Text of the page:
How a game of bingo can help DMs and PCs on their journey
What makes Dragons and Dungeons fun is its anything-goes nature that every Dungeon Masters and Player Characters will surely experience during the game’s journey. At one point, players may simply be quietly strolling in a town and the next minute, they’re suddenly thrown into an intense battle with deadly orcs. Enjoying the game thoroughly takes some practice and what better way to help the newbies in the game by providing them sample objectives? So to the DMs who are helping out beginners, here’s an idea that may help you in getting them familiar with the game system. Introducing Dungeons and Dragons Bingo – Good for beginners, great for veterans seeking a great reward during their journey!
Similar to a game of RPG, this D&D bingo game idea will contain objectives that players may look at as some sort of guide throughout the game. To begin, the DM must print out a free customizable card at Print-Bingo. Then, instead of numbers, the DM will put game objectives on the card that will affect the flow of the game play. Since bingo cards have 25 slots, 25 objectives must be written on it. Twenty five shouldn’t be too hard since, after all, anything can happen in D&D. For example, objectives can be something like “Score a critical hit when fighting an undead creature” or “Uncover the identity of the town’s thief.” On the other hand, mixing it with funny objectives can be a good way to pique the interest of beginners. Things like “Find the bakery that sells goblin snouts” or “Find the king’s missing underwear” should get a newbie’s attention. Every time a player successfully does an objective, just like in bingo, that slot will be daubed.
Remember, the main idea of playing D&D bingo is to slowly introduce players on how to creatively progress in the game by using suggestions on the bingo card. However, veteran players of D&D may also take enjoyment in playing this because of the rewards that come with it.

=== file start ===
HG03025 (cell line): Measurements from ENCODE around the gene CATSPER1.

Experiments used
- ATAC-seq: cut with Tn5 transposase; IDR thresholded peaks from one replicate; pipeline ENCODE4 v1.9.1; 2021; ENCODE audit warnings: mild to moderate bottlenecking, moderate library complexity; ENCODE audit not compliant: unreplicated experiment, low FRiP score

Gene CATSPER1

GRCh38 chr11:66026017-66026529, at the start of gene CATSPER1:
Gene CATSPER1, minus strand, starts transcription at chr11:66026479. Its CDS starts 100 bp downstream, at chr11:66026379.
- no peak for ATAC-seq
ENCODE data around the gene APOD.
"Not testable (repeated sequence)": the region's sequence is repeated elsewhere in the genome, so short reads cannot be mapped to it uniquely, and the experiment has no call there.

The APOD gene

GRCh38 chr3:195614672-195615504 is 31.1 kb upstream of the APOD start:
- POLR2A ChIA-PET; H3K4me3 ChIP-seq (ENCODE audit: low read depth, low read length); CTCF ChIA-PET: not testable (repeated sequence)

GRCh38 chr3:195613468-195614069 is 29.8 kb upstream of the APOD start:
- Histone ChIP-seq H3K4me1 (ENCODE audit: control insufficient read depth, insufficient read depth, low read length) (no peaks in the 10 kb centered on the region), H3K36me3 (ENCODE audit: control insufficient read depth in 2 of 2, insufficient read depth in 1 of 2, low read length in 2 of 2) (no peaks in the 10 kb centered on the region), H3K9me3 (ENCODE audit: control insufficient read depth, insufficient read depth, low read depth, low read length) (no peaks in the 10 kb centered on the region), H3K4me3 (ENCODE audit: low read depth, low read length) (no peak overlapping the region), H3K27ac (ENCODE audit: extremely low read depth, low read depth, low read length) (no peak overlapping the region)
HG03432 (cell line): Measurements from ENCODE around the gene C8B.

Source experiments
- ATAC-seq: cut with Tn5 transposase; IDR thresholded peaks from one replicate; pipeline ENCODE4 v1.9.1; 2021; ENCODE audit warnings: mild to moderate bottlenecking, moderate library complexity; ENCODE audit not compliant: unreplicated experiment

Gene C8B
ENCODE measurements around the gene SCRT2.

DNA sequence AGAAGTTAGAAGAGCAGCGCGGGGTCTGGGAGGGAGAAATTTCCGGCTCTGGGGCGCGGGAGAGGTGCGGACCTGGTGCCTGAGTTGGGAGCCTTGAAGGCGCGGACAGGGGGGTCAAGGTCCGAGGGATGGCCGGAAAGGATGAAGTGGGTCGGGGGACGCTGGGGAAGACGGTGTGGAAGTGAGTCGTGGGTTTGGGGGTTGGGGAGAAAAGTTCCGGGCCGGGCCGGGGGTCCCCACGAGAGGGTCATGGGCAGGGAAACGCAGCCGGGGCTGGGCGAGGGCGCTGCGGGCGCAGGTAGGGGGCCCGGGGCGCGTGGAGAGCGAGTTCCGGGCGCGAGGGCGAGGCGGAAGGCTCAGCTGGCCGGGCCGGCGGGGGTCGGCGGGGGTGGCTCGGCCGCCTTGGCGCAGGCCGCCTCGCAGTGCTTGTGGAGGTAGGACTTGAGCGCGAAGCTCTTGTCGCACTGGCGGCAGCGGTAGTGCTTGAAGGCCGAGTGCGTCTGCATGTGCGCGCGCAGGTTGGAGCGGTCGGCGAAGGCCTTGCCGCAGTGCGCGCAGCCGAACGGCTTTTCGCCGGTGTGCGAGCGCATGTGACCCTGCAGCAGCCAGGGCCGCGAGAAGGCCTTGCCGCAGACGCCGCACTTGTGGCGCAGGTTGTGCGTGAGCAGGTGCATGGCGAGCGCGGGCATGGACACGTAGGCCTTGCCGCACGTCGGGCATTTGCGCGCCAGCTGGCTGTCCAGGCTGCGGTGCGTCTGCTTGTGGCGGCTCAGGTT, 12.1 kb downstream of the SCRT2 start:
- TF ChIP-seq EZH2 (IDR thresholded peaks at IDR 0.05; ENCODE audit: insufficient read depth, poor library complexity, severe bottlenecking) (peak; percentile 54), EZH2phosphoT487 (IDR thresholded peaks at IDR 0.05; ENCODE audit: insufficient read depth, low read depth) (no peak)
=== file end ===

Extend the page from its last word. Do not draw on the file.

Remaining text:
What good is a bingo game without a reward? Rewards give each player the motivation to actually do the suggested course of action written on the card. So, each time a player successfully completes a vertical line, that player must get a real-life award. This is similar to how the UK-style bingo game rewards its players. You can even draw inspiration from the winning bingo patterns at Cheekybingo. For example, one completed vertical line will earn a player a free pack of Pepsi. Two successfully-completed vertical lines will earn the player free movie passes, and so on. If players are tight on the budget, then in-game rewards may also do. Think creatively with in-game rewards like “A golden sword that can cut through spirit demons” or “A great amount of experience points to a PC” to keep players inspired.
In the end, it’s up to DMs to make every the game enjoyable. Hopefully, this bingo game will aid them in spicing up the game’s flow and at the same time help new players get used to playing D&D.